Sunday, 11 May 2014

Brew Day: Table Beer

Original GravitySummer’s on its way, and I’m running low on grain: what better time to make a low gravity table beer?  Most of my beers are low in alcohol by American standards---its hard to convince people here that for the kind of beers I’d drink in pubs back home, anything over 4% would be on the strong side---but beyond a few berliner weisses, I haven’t made many that have been lower than 3%.  In part that’s because I find that lower gravity beers don’t do so well with bottle-conditioning.  The Quarter Session bitter I made a few weeks ago is tasting pretty nice (tasting notes coming soon), and at 3.5% that’s usually about as low as I’d go for something that wasn’t going to end up highly carbonated.

I’m planning to make a couple of very low gravity saisons over the next few weeks, but this is something altogether different.  The guys at Basic Brewing made a bunch of session beers last summer, and one in particular caught my eye.  Its the second beer they brew in this video: a 1.018 wort made with 3:1 split of wheat and rye malt, hopped in the boil with Mosaic and dry-hopped with Cascade.  The thought is that the relatively high proportion of rye will give the beer some body, compensating for its low gravity and ensuring that the beer does not taste too watery.  It seems that they liked the results, so I figured I’d give it a try.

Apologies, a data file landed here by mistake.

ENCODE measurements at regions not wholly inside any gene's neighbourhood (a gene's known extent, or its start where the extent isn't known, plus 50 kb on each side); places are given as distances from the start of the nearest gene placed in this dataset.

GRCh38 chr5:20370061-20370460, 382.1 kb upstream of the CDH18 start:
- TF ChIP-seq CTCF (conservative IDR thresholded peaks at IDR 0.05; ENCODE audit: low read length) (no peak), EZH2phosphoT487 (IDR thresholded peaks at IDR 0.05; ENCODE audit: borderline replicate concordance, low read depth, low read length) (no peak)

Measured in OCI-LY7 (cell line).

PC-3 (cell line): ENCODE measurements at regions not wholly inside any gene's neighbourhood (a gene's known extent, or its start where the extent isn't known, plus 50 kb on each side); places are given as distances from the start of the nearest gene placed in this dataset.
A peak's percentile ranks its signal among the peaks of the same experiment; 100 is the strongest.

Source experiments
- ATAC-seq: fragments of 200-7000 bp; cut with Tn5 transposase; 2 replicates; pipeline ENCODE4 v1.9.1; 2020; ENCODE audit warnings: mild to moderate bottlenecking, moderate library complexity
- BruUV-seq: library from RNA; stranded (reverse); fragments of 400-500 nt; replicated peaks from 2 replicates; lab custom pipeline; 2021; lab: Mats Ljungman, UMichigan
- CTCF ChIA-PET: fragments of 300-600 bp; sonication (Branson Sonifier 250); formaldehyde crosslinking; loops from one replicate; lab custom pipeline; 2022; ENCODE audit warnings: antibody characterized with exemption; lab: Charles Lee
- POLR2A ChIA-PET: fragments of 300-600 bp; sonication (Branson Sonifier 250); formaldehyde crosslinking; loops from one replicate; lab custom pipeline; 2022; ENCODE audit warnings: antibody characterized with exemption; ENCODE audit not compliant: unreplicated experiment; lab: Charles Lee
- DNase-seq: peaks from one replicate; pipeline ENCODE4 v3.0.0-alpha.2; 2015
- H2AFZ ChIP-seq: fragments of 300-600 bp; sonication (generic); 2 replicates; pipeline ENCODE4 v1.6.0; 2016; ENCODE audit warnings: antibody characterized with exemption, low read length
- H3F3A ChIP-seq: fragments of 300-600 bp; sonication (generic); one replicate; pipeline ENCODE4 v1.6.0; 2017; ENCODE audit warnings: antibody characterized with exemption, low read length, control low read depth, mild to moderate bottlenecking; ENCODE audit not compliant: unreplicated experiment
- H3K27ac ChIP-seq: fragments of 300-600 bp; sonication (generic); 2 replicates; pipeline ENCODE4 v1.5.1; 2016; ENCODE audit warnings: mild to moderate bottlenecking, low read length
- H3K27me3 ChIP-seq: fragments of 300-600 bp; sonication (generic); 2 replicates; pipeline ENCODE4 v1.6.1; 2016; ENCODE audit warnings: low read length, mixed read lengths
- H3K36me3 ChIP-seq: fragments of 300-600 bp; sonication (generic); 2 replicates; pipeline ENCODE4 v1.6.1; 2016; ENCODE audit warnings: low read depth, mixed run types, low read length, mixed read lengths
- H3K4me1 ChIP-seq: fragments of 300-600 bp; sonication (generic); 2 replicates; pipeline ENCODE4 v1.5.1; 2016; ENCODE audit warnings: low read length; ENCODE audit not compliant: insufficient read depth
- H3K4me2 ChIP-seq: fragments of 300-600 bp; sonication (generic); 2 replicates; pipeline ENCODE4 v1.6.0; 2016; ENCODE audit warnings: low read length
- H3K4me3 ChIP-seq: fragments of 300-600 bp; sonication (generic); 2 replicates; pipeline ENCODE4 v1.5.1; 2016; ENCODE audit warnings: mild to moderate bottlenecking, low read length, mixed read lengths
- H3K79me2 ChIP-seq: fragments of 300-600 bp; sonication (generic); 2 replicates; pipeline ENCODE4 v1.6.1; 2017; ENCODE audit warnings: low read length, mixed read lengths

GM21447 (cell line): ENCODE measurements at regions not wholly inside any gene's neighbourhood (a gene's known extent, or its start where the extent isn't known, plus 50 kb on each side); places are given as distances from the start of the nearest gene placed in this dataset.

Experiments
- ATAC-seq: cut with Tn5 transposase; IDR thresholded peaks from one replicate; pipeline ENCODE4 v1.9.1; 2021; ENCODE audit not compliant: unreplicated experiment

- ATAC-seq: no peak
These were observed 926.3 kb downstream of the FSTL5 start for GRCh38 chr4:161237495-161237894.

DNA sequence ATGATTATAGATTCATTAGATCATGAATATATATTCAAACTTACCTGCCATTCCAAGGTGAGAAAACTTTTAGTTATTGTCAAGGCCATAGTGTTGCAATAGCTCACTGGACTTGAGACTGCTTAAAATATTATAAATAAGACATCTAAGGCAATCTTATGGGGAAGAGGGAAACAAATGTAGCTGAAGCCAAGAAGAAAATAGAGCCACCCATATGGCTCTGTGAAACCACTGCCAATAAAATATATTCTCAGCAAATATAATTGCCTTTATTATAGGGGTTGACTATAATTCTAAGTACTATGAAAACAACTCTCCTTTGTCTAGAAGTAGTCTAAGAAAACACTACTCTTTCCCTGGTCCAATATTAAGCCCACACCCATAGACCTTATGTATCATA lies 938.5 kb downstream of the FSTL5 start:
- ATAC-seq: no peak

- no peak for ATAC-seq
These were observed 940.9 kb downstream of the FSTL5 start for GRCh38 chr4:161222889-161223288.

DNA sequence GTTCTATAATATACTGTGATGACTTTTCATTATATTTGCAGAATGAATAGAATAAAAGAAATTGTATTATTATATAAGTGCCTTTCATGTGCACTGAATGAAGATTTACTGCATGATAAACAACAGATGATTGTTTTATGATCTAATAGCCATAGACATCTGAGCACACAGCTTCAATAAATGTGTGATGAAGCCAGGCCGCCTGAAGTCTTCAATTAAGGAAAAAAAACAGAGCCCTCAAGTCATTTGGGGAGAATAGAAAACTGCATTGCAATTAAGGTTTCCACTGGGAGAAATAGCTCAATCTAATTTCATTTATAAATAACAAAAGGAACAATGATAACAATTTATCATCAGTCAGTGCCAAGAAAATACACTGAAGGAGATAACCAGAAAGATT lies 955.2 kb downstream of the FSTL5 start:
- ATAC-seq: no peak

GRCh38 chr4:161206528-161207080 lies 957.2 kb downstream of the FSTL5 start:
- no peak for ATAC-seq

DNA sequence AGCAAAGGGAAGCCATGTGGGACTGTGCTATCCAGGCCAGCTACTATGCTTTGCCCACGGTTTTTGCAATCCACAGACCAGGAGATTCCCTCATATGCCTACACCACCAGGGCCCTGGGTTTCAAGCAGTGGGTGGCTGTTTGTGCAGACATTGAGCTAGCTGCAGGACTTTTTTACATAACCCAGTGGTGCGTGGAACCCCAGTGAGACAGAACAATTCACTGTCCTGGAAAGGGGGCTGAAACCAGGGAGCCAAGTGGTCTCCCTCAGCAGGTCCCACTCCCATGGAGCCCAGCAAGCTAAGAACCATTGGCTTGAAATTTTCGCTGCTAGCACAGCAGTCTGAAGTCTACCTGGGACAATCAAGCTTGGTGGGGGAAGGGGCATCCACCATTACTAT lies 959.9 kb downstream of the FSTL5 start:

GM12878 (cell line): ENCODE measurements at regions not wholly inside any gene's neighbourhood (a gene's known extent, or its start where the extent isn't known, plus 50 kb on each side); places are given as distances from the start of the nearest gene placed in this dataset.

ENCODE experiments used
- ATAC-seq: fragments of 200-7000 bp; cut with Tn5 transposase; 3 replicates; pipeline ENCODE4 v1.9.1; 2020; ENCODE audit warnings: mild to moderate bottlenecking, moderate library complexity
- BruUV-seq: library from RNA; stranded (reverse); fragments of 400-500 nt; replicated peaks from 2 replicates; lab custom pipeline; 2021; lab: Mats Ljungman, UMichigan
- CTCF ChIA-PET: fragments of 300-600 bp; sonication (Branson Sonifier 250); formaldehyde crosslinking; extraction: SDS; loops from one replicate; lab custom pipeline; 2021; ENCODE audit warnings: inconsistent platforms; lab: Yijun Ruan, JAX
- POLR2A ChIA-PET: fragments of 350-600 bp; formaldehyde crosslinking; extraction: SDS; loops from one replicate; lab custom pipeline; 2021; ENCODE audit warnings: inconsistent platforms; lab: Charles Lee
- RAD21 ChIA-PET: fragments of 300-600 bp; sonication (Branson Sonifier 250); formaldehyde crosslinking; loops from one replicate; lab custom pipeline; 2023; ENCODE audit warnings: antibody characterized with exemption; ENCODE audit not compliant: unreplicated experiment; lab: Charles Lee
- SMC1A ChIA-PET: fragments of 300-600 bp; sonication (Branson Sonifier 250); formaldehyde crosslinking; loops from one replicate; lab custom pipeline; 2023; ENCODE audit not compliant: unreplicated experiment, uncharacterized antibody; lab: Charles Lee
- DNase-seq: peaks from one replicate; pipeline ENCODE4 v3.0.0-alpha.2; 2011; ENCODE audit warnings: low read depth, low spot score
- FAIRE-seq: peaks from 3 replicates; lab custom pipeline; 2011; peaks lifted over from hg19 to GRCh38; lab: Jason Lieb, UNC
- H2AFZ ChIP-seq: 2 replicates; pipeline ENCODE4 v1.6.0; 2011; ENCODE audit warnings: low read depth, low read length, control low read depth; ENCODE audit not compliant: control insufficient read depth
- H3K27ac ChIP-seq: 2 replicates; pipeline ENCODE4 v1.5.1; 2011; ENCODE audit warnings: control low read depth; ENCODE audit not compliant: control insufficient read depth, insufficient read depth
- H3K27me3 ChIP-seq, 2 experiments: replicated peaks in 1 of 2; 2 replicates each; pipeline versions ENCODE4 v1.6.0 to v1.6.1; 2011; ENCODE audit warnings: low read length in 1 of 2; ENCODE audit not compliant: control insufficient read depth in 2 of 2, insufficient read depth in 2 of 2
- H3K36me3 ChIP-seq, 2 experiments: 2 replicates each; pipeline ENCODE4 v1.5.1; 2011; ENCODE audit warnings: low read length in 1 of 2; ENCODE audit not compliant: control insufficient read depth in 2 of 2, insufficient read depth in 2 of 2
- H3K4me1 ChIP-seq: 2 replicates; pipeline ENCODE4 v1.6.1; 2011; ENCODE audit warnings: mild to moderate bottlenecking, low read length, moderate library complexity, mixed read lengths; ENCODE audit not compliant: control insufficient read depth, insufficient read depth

For my version, I upped the rye slightly to something like a 70/30 split.  I also switched the hops around, adding Cascade for a 30 minute whirlpool, and digging out an ounce of Mosaic from the back of the freezer for a dry-hop addition in a week or so.  I changed the yeast too: I thought this beer would be a good opportunity to test out The Yeast Bay’s Vermont Ale strain again (I made a pretty tasty pale ale with it a month or so ago, very similar to this recipe).  Besides, as I’ve said before, these low gravity batches can do double duty as yeast starters when you’re growing your pitches up from slants, and I have a few other plans for this yeast.

I was aiming for a 1.024 starting gravity.  I’ve decided, somewhat arbitrarily, that that’s what I’ll do in all these table beers.  Even if it attenuates fully (as I expect some of the saisons to), this should still keeps me at or below 3%.  The wort came in at 1.025, which is just fine.  It certainly tasted thin though, there’s no getting round it.  We’ll see what the fermentation does for it.



Measured O.G. 1.025
Measured F.G.
Mash: 153°F
71.4% Wheat Malt
28.6% Rye Malt
Cascade FWH 12.6 IBUs (8g @ 7.2%)
Cascade Whirlpool (30 min) 15.8 IBUs (28g @ 7.2%)
Mosaic Dry Hop 0.4g/l  
Yeast Bay Vermont Ale


1 comment:

  1. Tasting notes here: